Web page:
Design review: Lancia Fulvia Coupe Concept

What could have been...

Kicking off a new 'design review' series, I decided to look at a missed opportunity of reviving one of the most beautiful car shapes of the ’60s, which could possibly have kept a legendary company alive. But let’s leave the emotionally charged introductions and have a look at the inspiration instead.

The Lancia Fulvia Coupe (1965–1977) was a stylish front-wheel-drive coupe designed under the guidance of Piero Castagnero, with great handling, low weight and a narrow-angle V4 engine producing up to 98kW (1.6 HF).

As it proved during its lifespan, not only was it a great driver’s car, but it also spawned a very successful career in racing.

Today, Lancia may not exist anymore, but back in 2003 it still managed to stimulate our senses with an interesting concept car. The Lancia Fulvia Coupe Concept launched at the 2003 International Motor Show in Frankfurt, with a retro design inspired by the unmistakable styling of its 'grandmother'.

Mechanically, it was based on a front-wheel-drive B-segment platform derived from the humble Fiat Punto; something that may have sounded appealing in the early ’00s, but it probably wouldn’t make any sense today as people tend to prefer premium over affordable in the sports car segment.

The 1.8-litre engine produced 103kW, which is not too bad for a 990kg car, allowing a 0–100km/h time of 8.6 seconds, while the equipment didn’t include electronic driving assistance systems – besides the necessary ABS – in favour of delivering a pure driving experience.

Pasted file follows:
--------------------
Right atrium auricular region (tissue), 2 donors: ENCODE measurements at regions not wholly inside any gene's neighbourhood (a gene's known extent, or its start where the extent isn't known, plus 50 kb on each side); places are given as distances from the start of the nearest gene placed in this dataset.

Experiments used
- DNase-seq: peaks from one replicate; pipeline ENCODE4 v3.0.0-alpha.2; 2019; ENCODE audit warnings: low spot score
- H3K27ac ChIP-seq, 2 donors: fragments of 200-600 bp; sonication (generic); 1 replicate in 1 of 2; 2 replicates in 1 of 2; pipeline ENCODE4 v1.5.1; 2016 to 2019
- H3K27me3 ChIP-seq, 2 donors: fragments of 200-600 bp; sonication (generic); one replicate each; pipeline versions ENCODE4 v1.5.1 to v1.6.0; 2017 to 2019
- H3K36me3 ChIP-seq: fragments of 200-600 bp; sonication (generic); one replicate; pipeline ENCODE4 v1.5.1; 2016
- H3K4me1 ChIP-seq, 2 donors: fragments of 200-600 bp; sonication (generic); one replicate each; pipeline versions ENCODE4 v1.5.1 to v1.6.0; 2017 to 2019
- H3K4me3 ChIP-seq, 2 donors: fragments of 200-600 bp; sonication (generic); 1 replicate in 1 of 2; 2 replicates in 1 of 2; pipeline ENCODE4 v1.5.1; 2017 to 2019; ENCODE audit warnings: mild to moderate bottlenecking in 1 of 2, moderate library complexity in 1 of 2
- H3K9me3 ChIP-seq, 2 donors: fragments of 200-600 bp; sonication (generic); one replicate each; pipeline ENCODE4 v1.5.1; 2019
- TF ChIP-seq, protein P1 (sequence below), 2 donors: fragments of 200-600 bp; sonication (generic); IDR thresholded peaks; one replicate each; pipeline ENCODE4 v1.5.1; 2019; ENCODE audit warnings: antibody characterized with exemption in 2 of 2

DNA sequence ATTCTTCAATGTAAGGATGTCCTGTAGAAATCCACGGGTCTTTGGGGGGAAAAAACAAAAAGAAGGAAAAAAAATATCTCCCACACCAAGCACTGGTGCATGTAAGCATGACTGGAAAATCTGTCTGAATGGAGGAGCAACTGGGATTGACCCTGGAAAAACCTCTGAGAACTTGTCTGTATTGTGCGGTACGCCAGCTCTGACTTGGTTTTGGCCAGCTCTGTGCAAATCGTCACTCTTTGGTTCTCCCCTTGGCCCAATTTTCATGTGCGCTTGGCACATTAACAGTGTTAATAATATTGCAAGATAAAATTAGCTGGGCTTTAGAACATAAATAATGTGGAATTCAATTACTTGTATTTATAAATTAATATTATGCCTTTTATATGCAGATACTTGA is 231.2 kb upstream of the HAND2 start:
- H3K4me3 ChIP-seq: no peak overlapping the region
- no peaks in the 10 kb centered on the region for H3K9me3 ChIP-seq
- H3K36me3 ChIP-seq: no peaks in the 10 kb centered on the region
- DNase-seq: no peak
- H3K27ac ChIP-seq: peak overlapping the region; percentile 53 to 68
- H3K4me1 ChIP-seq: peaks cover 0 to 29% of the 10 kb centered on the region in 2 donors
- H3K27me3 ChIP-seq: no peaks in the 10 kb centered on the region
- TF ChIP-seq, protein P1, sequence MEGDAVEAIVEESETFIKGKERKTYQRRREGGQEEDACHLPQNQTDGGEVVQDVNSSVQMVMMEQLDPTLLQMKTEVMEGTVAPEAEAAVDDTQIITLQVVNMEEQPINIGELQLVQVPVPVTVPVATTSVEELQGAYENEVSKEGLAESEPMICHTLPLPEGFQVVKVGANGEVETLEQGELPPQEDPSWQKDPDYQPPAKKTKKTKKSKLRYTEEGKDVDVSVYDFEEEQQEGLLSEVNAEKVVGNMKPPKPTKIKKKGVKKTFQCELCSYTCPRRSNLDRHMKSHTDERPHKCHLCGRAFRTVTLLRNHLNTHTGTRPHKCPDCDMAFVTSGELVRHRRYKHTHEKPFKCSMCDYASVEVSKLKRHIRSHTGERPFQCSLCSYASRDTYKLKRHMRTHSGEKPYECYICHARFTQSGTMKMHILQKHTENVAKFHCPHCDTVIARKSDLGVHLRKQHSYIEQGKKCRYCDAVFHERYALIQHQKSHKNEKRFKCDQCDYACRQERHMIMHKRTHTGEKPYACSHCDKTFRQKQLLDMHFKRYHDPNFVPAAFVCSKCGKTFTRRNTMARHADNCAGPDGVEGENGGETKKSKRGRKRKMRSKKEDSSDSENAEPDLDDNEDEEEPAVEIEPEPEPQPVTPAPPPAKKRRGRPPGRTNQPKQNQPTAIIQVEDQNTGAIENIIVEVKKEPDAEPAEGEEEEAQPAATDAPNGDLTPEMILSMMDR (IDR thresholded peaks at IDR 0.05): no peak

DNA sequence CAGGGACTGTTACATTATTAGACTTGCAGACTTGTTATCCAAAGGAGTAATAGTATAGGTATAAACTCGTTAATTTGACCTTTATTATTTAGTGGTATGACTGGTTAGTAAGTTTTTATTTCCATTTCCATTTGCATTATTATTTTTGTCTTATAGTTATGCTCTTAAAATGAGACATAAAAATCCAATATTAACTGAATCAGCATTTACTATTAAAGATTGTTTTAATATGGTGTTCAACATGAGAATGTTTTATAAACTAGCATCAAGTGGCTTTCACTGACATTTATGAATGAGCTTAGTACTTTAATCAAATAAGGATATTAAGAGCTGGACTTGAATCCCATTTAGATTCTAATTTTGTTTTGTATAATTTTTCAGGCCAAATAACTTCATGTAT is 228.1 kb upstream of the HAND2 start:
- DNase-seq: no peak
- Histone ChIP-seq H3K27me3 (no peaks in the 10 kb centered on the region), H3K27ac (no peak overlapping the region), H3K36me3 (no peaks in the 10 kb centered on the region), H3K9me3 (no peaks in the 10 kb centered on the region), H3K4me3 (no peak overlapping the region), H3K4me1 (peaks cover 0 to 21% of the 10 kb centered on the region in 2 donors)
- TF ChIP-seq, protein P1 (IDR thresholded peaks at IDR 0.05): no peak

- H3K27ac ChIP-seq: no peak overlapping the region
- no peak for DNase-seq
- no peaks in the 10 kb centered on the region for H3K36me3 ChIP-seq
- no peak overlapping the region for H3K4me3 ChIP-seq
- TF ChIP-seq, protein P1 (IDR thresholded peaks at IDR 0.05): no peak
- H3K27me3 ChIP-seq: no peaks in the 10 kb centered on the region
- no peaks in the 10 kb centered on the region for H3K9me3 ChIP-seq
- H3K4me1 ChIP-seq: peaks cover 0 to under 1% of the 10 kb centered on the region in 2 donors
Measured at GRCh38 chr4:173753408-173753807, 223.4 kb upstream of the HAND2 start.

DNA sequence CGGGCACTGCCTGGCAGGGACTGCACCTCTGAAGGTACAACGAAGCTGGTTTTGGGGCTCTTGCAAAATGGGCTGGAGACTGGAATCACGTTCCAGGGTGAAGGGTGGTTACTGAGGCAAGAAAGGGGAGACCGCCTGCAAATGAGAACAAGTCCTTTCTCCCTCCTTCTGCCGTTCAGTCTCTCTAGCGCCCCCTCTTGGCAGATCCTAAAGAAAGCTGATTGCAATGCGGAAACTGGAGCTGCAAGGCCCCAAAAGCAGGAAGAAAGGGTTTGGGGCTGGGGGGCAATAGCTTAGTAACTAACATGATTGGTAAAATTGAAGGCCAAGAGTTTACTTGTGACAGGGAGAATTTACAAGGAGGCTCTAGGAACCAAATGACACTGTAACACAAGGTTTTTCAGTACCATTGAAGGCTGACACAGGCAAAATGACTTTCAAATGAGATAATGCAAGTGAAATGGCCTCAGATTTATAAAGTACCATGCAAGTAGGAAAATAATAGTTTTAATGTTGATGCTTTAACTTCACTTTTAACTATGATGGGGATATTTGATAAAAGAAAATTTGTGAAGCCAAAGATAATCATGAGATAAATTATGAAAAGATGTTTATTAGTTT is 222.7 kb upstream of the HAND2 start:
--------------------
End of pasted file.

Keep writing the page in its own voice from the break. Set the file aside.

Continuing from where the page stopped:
So, now you know a few things about the car, we shall move on to the really interesting part and examine the official sketches.

As we can see in these minimalist sketches by Alberto Dilillo (above) created with blue pencil, the concept car revived the two-door, three-box body style of its grandmother, maintaining the character line, overall proportions and the signature roof line.

The large almond-shaped headlights were consistent with Lancia’s design language at the time, complementing the simple lines of the body, even though some of the diehard Lancia fans would prefer something more traditional.

Today, the simplicity of the front bumper’s design is impressive, especially if we consider the plethora of fake vents found on today’s overstyled motor vehicles.

At the rear, the geometric shapes of the tail-lights somehow break the simplicity of the forms, while the elegant fender flares blend nicely into the bodywork that carries the essence of the Mediterranean Sea.

In this composition of sketches created by Flavio Manzoni (above), who was head of design at Centro Stile Lancia, we can see his thoughts on the development of the Fulvia Coupe Concept with more detailed headlight graphics and a more conventional front bumper intake.

For those who are not familiar with the name, the Italian designer and architect is no stranger to the automotive world, having a successful career in Ferrari, Fiat, Volkswagen and Seat, where he actively participated in the design of numerous production vehicles.

Inside the Fulvia Concept, the retro-inspired dashboard featured analogue gauges, but the low-resolution screen and the numerous buttons on the central console now look dated.

In order to better comply with the sophisticated brand identity of Lancia, materials like brown leather, Tanganika wood and metal enhanced the premium feel of the two-seater cabin.


The Lancia Fulvia Coupe Concept never went past the concept car stage, even though the company’s officials at the time seriously considered putting that beauty into production.

Fifteen years later, the two-door coupe still looks sexy, even though small details like the dated headlight graphics and the wheels don’t do it justice.

A possible redevelopment of the concept in the form of a more premium two-door coupe would find a lot of supporters out there. Especially if it were combined with a naturally aspirated engine – definitely not with an electric powertrain and the accompanying heavy batteries.

Thanos Pappas is a product and systems design engineer, with a background in vehicle design, product design, graphic design, and automotive editorial.

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